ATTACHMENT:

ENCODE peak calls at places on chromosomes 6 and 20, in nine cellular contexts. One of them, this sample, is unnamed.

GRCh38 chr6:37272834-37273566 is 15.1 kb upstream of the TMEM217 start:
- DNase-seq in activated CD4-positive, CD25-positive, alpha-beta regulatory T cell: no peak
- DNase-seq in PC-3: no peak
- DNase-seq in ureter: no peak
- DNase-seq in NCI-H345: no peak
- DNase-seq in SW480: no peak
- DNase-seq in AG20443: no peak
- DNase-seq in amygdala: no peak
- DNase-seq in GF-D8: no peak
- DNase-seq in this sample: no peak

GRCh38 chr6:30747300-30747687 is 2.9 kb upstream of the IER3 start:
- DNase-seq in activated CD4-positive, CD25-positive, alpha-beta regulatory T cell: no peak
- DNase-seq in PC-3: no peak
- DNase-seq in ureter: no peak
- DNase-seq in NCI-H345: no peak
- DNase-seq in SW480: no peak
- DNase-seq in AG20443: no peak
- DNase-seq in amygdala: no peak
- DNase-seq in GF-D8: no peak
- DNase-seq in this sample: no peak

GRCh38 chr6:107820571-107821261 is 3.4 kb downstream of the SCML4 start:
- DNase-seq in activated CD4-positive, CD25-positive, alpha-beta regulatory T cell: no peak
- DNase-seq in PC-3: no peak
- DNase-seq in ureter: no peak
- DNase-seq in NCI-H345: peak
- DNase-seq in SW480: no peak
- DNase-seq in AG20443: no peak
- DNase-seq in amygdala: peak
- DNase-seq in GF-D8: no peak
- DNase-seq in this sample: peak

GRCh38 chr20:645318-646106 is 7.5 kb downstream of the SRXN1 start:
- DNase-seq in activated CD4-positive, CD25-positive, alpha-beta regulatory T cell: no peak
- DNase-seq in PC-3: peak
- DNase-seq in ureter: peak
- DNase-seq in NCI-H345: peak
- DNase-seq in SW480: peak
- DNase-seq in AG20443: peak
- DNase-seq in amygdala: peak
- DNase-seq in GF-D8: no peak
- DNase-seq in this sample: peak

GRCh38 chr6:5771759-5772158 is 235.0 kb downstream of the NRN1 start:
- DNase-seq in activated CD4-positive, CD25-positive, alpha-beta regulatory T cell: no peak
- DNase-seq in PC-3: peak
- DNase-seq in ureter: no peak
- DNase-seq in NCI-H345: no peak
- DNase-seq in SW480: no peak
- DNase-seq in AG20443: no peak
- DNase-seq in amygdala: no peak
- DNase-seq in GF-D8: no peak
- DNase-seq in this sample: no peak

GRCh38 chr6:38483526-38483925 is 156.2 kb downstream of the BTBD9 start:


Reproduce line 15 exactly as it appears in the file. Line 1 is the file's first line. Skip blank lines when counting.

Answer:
- DNase-seq in ureter: no peak